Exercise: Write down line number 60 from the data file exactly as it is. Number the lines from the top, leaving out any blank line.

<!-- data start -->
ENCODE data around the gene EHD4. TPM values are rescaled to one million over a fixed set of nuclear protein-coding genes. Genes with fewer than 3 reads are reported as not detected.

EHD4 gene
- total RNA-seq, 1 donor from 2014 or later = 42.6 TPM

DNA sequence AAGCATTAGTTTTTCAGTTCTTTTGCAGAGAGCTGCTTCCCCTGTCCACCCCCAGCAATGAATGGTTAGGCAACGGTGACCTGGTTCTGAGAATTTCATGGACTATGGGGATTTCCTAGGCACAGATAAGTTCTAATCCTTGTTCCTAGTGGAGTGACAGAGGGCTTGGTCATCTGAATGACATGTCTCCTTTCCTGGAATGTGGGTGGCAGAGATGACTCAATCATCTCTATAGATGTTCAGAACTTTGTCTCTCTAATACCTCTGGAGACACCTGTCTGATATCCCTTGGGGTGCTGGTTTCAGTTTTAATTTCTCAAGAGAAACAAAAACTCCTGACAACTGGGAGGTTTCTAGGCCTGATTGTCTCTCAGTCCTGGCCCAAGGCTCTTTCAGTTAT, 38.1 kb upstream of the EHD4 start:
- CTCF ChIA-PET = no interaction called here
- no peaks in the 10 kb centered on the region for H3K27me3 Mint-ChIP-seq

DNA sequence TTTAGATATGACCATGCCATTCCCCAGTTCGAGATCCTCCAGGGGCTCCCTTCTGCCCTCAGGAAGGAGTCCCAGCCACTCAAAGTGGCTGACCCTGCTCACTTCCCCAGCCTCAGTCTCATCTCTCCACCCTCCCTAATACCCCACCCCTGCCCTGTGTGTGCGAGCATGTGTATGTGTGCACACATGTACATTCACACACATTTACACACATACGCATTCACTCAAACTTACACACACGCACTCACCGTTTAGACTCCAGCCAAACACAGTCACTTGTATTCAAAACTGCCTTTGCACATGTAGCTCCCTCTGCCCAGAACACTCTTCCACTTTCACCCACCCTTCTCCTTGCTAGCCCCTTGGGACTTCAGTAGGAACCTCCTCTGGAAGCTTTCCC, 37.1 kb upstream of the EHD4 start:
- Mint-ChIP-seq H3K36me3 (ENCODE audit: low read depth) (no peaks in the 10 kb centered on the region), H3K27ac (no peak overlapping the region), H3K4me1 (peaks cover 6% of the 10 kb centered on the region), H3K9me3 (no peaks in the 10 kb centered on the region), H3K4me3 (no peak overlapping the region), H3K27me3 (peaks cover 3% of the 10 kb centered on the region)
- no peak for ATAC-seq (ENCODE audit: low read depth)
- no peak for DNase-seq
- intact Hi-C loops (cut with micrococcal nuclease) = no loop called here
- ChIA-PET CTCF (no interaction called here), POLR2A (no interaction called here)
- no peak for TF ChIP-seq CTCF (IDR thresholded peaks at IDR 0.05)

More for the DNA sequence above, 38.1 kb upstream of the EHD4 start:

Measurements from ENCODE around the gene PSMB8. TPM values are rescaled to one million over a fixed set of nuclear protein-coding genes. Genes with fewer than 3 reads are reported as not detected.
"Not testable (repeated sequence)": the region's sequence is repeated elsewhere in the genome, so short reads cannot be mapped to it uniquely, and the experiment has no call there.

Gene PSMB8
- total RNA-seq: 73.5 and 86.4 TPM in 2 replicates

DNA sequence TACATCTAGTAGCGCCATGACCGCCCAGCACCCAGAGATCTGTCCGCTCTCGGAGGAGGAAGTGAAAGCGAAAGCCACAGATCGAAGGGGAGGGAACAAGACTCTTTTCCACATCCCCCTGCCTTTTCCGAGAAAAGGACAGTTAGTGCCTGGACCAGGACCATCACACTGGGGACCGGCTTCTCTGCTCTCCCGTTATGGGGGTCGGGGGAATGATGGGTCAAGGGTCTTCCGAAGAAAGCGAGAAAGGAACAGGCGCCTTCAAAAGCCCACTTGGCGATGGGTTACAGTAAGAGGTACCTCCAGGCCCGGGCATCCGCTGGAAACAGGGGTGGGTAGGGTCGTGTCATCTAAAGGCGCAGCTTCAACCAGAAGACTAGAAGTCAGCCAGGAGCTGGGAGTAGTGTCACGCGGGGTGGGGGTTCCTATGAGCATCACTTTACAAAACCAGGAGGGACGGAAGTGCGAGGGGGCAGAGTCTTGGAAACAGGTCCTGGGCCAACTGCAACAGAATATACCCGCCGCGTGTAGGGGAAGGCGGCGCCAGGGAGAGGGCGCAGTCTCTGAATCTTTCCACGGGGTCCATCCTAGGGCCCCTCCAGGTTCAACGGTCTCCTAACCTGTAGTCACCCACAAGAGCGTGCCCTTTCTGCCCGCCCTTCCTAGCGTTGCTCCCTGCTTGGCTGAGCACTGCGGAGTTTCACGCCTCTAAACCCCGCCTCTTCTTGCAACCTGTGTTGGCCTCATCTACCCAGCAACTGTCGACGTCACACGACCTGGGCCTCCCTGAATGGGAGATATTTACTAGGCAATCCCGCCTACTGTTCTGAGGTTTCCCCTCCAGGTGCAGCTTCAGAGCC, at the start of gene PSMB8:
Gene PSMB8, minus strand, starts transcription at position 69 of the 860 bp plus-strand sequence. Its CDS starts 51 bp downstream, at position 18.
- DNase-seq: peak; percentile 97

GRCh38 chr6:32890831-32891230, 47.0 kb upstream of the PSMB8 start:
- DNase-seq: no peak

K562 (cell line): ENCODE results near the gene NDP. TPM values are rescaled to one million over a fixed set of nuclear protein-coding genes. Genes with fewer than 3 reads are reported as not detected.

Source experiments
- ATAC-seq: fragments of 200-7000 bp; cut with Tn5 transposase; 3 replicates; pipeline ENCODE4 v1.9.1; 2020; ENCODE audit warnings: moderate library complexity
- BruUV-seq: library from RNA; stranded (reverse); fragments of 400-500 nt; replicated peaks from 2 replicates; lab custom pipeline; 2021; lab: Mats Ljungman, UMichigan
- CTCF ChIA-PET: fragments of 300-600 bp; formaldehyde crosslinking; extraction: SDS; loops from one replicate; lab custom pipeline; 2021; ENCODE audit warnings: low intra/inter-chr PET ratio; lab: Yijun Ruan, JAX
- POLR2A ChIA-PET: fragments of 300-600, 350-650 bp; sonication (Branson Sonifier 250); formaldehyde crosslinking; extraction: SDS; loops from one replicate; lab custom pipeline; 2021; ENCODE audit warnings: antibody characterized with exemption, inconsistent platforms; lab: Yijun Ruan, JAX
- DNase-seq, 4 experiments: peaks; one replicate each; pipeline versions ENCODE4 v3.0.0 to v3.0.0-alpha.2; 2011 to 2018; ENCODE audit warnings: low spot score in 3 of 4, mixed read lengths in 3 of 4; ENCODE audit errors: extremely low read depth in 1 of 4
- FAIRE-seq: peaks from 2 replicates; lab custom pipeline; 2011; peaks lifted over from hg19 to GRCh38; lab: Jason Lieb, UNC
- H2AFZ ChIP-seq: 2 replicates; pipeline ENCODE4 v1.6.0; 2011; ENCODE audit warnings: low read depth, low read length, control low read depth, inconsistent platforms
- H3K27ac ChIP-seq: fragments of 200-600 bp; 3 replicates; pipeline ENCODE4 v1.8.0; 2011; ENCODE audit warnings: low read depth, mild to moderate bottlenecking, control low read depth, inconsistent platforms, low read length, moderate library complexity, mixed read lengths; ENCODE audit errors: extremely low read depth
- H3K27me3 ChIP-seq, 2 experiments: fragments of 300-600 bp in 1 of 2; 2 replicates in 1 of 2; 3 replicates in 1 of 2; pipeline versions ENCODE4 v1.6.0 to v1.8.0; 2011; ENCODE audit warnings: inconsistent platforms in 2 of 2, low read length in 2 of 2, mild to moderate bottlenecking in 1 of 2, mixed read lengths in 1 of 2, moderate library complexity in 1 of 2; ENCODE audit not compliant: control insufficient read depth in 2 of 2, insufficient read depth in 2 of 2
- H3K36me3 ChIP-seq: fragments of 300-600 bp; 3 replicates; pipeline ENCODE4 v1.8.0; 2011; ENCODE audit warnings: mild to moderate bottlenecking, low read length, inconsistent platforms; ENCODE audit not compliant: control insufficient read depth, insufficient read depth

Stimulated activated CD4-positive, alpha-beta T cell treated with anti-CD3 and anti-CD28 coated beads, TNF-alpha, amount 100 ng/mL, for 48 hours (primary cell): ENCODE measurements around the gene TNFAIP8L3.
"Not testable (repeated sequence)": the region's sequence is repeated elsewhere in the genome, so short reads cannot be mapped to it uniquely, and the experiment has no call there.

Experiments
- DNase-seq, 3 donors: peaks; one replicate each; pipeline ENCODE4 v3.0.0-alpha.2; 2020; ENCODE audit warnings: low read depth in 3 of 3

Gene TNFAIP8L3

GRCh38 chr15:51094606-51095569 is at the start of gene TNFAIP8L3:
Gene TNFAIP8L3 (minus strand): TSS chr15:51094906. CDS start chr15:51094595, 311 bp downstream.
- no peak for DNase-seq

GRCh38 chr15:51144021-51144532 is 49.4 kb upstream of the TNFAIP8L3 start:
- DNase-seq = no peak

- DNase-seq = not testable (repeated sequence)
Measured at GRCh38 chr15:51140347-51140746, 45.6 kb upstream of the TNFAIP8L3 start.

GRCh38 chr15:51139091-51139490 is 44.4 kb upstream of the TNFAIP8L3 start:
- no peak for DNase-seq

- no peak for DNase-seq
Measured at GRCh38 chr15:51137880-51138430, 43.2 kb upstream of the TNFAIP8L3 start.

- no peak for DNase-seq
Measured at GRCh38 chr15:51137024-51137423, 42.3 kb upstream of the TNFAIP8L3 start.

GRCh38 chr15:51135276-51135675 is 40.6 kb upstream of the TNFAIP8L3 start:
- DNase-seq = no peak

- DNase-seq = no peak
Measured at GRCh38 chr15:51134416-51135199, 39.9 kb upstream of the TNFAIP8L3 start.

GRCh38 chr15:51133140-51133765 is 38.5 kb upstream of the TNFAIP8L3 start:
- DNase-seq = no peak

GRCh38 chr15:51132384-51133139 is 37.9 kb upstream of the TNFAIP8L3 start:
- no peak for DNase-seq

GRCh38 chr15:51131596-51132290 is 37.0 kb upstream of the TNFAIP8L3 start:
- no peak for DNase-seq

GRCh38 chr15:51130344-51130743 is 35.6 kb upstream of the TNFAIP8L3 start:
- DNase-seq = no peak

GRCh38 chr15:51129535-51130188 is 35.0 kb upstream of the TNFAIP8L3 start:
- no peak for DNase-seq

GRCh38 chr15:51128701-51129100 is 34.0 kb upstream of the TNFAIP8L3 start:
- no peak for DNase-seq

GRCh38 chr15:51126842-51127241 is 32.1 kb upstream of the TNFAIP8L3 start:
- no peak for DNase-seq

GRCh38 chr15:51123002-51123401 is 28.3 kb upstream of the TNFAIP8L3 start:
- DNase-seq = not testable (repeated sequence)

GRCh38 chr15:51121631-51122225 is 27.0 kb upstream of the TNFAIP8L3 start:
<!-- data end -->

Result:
GRCh38 chr15:51132384-51133139 is 37.9 kb upstream of the TNFAIP8L3 start: